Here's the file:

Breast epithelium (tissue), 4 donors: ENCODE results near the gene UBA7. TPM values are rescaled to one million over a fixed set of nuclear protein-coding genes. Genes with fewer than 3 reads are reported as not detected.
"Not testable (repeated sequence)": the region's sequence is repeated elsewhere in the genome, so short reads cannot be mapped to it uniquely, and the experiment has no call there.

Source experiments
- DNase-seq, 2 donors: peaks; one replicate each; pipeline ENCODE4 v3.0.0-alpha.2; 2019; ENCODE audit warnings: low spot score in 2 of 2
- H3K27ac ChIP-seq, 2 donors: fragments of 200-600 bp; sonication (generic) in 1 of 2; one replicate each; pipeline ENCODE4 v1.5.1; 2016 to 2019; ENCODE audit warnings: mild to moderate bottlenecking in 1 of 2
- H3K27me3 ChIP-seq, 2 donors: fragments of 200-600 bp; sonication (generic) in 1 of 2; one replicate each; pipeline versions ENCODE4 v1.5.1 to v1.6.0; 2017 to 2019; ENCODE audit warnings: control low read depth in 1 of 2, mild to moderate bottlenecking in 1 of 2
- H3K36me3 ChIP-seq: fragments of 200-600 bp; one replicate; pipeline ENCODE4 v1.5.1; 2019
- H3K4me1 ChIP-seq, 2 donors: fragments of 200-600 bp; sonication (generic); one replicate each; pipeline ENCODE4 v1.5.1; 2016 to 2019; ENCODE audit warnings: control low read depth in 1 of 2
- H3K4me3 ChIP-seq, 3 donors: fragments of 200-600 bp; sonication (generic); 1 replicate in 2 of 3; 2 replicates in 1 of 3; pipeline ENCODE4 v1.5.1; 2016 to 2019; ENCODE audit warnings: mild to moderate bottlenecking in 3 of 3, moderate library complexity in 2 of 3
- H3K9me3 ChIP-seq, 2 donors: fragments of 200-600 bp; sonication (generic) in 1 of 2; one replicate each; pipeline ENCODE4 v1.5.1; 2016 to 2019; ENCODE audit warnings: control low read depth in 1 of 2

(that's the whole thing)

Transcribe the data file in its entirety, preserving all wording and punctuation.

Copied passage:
Breast epithelium (tissue), 4 donors: ENCODE results near the gene UBA7. TPM values are rescaled to one million over a fixed set of nuclear protein-coding genes. Genes with fewer than 3 reads are reported as not detected.
"Not testable (repeated sequence)": the region's sequence is repeated elsewhere in the genome, so short reads cannot be mapped to it uniquely, and the experiment has no call there.

Source experiments
- DNase-seq, 2 donors: peaks; one replicate each; pipeline ENCODE4 v3.0.0-alpha.2; 2019; ENCODE audit warnings: low spot score in 2 of 2
- H3K27ac ChIP-seq, 2 donors: fragments of 200-600 bp; sonication (generic) in 1 of 2; one replicate each; pipeline ENCODE4 v1.5.1; 2016 to 2019; ENCODE audit warnings: mild to moderate bottlenecking in 1 of 2
- H3K27me3 ChIP-seq, 2 donors: fragments of 200-600 bp; sonication (generic) in 1 of 2; one replicate each; pipeline versions ENCODE4 v1.5.1 to v1.6.0; 2017 to 2019; ENCODE audit warnings: control low read depth in 1 of 2, mild to moderate bottlenecking in 1 of 2
- H3K36me3 ChIP-seq: fragments of 200-600 bp; one replicate; pipeline ENCODE4 v1.5.1; 2019
- H3K4me1 ChIP-seq, 2 donors: fragments of 200-600 bp; sonication (generic); one replicate each; pipeline ENCODE4 v1.5.1; 2016 to 2019; ENCODE audit warnings: control low read depth in 1 of 2
- H3K4me3 ChIP-seq, 3 donors: fragments of 200-600 bp; sonication (generic); 1 replicate in 2 of 3; 2 replicates in 1 of 3; pipeline ENCODE4 v1.5.1; 2016 to 2019; ENCODE audit warnings: mild to moderate bottlenecking in 3 of 3, moderate library complexity in 2 of 3
- H3K9me3 ChIP-seq, 2 donors: fragments of 200-600 bp; sonication (generic) in 1 of 2; one replicate each; pipeline ENCODE4 v1.5.1; 2016 to 2019; ENCODE audit warnings: control low read depth in 1 of 2